Like most foodies, I’ve been dismissive of the George Foreman Grill. But, earlier this week, my Wonderful Girlfriend cured me of that. Boy does that grill make a good sandwich.
The biggest strike against the George Foreman Grill is, well, that’s it’s not a grill. Grilling, you see, is all about the direct application of dry heat — that’s foodie for, if you put your hand over the grill surface, the heat’s blasting up at you and there’s no liquid being used in the cooking method. The George Foreman “Grill”, however, includes direct heat (the heated elements touch the food both above and below), but the grill substantially seals around the food and keeps the natural moisture from the food from evaporating — instead, this moisture stays around the food, helping to keep the food moist. This method of cooking is, technically, known as steaming — cooking food through the indirect application of moist heat. So the George Foreman “Grill” doesn’t so much grill as it half-grills, half-steams your food.
And who would want this bastard form of cooking? The moisture will destroy the wonderful caramelization of the grill, while the direct heat will destroy the delicay of the steaming method, or so you’d think. In fact, you get a sufficient dose of that “Maillard reaction”:http://en.wikipedia.org/wiki/Maillard_Reaction, while cooking with a much easier-to-control system.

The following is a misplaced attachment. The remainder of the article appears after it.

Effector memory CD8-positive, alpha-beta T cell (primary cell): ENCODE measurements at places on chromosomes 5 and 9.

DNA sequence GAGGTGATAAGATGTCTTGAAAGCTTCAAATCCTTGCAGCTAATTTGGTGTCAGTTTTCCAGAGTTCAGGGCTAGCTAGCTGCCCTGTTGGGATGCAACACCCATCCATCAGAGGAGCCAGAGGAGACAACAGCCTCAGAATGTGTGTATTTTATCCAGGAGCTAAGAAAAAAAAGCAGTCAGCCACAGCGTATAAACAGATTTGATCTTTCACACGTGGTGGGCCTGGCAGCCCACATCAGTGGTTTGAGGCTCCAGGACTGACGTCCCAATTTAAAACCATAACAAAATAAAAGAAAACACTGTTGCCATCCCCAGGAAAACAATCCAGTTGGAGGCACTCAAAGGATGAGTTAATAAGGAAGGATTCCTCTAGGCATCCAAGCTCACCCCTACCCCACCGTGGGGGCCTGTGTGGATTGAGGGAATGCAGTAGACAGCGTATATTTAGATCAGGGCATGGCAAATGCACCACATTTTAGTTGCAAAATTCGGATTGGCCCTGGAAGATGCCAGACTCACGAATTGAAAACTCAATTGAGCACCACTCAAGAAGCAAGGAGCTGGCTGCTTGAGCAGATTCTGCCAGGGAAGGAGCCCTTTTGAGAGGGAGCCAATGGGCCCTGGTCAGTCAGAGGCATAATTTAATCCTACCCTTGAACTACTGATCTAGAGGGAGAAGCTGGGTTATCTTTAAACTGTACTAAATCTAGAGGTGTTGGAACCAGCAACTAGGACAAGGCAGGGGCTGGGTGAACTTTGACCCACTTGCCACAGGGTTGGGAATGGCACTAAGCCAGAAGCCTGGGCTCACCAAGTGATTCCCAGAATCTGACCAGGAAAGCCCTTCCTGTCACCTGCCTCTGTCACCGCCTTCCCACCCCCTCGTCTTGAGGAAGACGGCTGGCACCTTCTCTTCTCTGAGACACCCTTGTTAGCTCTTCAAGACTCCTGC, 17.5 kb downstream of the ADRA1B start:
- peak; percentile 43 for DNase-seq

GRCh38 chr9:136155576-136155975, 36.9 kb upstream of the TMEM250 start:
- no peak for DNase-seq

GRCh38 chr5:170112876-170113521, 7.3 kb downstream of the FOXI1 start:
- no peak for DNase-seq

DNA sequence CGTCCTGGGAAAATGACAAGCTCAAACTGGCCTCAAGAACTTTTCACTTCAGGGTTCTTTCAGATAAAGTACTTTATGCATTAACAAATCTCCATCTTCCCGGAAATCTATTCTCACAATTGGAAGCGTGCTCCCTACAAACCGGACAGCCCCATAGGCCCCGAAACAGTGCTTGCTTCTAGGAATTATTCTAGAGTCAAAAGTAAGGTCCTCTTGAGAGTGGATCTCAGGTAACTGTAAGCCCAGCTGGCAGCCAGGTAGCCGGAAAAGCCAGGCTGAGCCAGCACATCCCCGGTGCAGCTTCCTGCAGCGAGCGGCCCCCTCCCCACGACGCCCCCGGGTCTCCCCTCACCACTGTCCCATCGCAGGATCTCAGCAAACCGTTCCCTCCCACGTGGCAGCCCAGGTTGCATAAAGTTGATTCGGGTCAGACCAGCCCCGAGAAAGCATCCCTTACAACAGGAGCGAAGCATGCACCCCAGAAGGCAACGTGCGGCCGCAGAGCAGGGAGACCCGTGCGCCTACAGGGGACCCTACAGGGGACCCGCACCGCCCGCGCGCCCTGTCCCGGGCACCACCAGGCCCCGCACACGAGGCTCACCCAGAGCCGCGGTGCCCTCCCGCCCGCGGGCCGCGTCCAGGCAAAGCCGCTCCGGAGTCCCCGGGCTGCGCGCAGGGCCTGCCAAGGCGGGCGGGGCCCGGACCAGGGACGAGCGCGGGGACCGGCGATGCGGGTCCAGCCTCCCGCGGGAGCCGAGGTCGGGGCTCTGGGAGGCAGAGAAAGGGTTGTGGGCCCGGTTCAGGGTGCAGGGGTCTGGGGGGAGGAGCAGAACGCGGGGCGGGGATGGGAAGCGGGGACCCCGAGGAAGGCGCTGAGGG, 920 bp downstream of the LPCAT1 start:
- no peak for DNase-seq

One of the problems of grilling is that — because there’s no added liquid — it’s easy to dry out what you’re cooking. Not in the George Foreman Grill! By mostly sealing in the moisture, the Grill ensures there’s little chance of drying out the food. Sure, you give up a lot of the surface browining, but the grill ridges burn a nice crust on the parts of the food that they touch — and that’s a sufficient amount for flavor. For less-skilled cooks, the chance to create good flavor without worrying about overcooking is an incredible opportunity.
Now, for me, I’ll have more fun with a grill pan that can go into the oven for indirect heat and be on the stovetop for direct heat. But that’s me; I’d rather have the challenge of cooking precisely, without a net. Other people are more practical about their cooking. For people who want tasty food, not to cook as a hobby, the George Foreman Grill is a perfect purchase.